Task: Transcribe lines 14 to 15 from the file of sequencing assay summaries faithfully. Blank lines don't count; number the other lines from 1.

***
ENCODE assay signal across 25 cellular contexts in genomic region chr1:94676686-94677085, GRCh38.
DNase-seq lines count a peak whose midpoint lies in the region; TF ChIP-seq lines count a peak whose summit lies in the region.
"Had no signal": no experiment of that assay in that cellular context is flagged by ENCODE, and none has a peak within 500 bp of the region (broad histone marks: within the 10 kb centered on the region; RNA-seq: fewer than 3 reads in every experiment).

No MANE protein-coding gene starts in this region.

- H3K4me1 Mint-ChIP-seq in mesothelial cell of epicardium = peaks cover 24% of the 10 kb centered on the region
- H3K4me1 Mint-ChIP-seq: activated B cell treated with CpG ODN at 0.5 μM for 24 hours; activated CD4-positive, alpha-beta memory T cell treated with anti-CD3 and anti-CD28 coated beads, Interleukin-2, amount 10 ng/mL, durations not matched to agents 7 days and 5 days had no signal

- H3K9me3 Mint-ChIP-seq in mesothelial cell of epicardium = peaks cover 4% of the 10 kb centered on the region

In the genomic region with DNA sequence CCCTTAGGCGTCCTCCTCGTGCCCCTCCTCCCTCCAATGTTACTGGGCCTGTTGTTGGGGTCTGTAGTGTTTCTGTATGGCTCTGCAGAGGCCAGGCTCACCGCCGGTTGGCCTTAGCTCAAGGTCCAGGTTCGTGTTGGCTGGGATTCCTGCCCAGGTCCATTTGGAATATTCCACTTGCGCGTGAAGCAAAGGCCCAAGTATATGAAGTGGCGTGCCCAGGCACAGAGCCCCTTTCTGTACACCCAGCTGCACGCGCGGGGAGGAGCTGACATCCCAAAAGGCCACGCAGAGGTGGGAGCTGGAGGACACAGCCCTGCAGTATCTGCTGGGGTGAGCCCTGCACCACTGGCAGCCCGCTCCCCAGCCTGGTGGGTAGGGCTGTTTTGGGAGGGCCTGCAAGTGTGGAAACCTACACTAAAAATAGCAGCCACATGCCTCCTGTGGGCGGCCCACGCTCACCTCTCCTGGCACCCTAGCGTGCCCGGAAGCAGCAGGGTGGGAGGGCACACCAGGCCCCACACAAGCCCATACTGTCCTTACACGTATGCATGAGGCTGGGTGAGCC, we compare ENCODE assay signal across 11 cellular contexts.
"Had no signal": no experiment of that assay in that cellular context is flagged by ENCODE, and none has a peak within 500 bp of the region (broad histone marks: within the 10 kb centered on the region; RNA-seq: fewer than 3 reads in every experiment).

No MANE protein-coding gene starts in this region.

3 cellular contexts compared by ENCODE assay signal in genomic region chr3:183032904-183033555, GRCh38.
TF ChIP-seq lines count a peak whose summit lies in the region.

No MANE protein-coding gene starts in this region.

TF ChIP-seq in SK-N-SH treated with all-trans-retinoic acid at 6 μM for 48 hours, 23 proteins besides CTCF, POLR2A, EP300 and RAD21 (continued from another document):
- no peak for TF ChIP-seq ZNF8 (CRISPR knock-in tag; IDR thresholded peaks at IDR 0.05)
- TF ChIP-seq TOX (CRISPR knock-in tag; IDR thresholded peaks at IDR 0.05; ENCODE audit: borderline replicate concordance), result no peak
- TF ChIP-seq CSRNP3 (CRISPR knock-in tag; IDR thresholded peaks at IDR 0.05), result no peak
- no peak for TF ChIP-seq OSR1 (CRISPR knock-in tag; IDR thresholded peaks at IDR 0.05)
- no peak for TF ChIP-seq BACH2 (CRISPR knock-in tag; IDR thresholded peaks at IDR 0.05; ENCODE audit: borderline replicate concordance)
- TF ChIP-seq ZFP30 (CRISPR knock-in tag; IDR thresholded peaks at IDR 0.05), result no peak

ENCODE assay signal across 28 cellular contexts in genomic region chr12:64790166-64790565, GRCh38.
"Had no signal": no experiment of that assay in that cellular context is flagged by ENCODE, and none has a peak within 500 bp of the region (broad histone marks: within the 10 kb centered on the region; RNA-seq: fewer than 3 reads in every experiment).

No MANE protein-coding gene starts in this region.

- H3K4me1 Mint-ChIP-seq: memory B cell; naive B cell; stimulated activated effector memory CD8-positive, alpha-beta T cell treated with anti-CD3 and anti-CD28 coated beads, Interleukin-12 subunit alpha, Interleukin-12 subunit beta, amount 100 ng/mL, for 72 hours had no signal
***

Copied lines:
TF ChIP-seq in SK-N-SH treated with all-trans-retinoic acid at 6 μM for 48 hours, 23 proteins besides CTCF, POLR2A, EP300 and RAD21 (continued from another document):
- no peak for TF ChIP-seq ZNF8 (CRISPR knock-in tag; IDR thresholded peaks at IDR 0.05)